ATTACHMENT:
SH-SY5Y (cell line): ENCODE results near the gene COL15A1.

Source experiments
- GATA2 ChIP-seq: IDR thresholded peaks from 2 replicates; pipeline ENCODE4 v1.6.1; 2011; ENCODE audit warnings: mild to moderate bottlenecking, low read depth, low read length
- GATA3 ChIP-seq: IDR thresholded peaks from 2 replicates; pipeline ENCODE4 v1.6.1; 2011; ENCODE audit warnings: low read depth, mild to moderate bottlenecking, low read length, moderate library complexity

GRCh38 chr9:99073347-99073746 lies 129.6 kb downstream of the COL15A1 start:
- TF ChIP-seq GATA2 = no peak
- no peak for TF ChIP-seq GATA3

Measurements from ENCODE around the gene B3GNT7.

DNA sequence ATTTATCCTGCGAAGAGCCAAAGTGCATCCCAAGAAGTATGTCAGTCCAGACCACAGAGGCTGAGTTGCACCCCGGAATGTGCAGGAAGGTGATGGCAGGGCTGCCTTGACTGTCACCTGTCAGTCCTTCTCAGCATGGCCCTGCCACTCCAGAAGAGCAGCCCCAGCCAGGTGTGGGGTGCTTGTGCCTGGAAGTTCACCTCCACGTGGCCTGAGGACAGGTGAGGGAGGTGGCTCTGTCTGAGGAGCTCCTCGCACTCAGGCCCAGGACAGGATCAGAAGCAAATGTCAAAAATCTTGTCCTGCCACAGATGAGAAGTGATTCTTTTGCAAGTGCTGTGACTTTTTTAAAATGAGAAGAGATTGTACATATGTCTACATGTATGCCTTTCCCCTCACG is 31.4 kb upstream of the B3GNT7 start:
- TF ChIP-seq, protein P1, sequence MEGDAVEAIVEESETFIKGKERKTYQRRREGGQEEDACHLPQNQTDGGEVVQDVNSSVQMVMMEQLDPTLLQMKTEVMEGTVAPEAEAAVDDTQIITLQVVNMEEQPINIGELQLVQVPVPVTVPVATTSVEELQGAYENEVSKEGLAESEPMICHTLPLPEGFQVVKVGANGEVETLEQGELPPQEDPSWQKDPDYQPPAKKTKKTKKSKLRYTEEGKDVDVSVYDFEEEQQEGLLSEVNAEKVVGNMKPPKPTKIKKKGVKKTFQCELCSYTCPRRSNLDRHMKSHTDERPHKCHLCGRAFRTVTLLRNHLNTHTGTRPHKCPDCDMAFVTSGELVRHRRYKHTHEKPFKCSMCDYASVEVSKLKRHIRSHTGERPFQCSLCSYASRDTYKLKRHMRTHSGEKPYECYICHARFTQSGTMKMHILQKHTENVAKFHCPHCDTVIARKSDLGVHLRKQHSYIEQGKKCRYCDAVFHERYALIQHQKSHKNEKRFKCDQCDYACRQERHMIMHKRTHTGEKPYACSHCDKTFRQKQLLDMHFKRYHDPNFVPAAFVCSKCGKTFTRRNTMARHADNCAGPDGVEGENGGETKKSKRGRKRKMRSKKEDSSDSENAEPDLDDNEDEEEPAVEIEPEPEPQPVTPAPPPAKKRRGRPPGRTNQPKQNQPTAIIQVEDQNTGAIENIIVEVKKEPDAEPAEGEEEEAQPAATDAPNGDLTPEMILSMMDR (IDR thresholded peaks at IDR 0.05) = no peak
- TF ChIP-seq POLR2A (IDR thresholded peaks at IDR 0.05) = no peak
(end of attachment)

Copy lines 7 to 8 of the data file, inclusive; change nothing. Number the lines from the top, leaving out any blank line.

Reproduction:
- no peak for TF ChIP-seq GATA3

Measurements from ENCODE around the gene B3GNT7.